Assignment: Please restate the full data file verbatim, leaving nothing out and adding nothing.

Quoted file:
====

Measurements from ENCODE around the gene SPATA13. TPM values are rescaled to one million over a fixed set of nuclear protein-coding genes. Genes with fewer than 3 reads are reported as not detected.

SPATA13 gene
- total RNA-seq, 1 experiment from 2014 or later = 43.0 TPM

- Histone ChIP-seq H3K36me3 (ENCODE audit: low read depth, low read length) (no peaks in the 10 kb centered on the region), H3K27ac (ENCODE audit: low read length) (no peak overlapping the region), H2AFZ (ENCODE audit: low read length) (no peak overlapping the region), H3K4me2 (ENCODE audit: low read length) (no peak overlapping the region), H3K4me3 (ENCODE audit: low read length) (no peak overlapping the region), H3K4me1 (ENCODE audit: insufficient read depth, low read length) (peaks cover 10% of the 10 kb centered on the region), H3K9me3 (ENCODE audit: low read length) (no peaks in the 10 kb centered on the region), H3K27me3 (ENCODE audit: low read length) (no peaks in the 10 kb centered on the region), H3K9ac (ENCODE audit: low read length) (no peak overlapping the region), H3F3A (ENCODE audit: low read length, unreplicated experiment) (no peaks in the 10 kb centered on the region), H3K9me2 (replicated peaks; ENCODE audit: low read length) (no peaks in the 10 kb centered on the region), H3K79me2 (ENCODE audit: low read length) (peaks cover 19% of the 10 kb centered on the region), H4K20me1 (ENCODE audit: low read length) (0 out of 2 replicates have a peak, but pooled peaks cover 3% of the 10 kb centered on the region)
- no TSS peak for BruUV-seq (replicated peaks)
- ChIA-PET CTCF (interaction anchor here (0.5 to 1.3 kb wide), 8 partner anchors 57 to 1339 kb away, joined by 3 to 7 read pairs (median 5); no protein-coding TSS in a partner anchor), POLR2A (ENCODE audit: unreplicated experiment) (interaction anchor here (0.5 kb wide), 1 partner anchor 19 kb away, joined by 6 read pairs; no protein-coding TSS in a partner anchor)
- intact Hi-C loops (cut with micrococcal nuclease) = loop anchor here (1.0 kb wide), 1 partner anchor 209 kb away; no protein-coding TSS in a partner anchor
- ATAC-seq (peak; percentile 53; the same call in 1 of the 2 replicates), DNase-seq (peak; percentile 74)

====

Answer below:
Measurements from ENCODE around the gene SPATA13. TPM values are rescaled to one million over a fixed set of nuclear protein-coding genes. Genes with fewer than 3 reads are reported as not detected.

SPATA13 gene
- total RNA-seq, 1 experiment from 2014 or later = 43.0 TPM

- Histone ChIP-seq H3K36me3 (ENCODE audit: low read depth, low read length) (no peaks in the 10 kb centered on the region), H3K27ac (ENCODE audit: low read length) (no peak overlapping the region), H2AFZ (ENCODE audit: low read length) (no peak overlapping the region), H3K4me2 (ENCODE audit: low read length) (no peak overlapping the region), H3K4me3 (ENCODE audit: low read length) (no peak overlapping the region), H3K4me1 (ENCODE audit: insufficient read depth, low read length) (peaks cover 10% of the 10 kb centered on the region), H3K9me3 (ENCODE audit: low read length) (no peaks in the 10 kb centered on the region), H3K27me3 (ENCODE audit: low read length) (no peaks in the 10 kb centered on the region), H3K9ac (ENCODE audit: low read length) (no peak overlapping the region), H3F3A (ENCODE audit: low read length, unreplicated experiment) (no peaks in the 10 kb centered on the region), H3K9me2 (replicated peaks; ENCODE audit: low read length) (no peaks in the 10 kb centered on the region), H3K79me2 (ENCODE audit: low read length) (peaks cover 19% of the 10 kb centered on the region), H4K20me1 (ENCODE audit: low read length) (0 out of 2 replicates have a peak, but pooled peaks cover 3% of the 10 kb centered on the region)
- no TSS peak for BruUV-seq (replicated peaks)
- ChIA-PET CTCF (interaction anchor here (0.5 to 1.3 kb wide), 8 partner anchors 57 to 1339 kb away, joined by 3 to 7 read pairs (median 5); no protein-coding TSS in a partner anchor), POLR2A (ENCODE audit: unreplicated experiment) (interaction anchor here (0.5 kb wide), 1 partner anchor 19 kb away, joined by 6 read pairs; no protein-coding TSS in a partner anchor)
- intact Hi-C loops (cut with micrococcal nuclease) = loop anchor here (1.0 kb wide), 1 partner anchor 209 kb away; no protein-coding TSS in a partner anchor
- ATAC-seq (peak; percentile 53; the same call in 1 of the 2 replicates), DNase-seq (peak; percentile 74)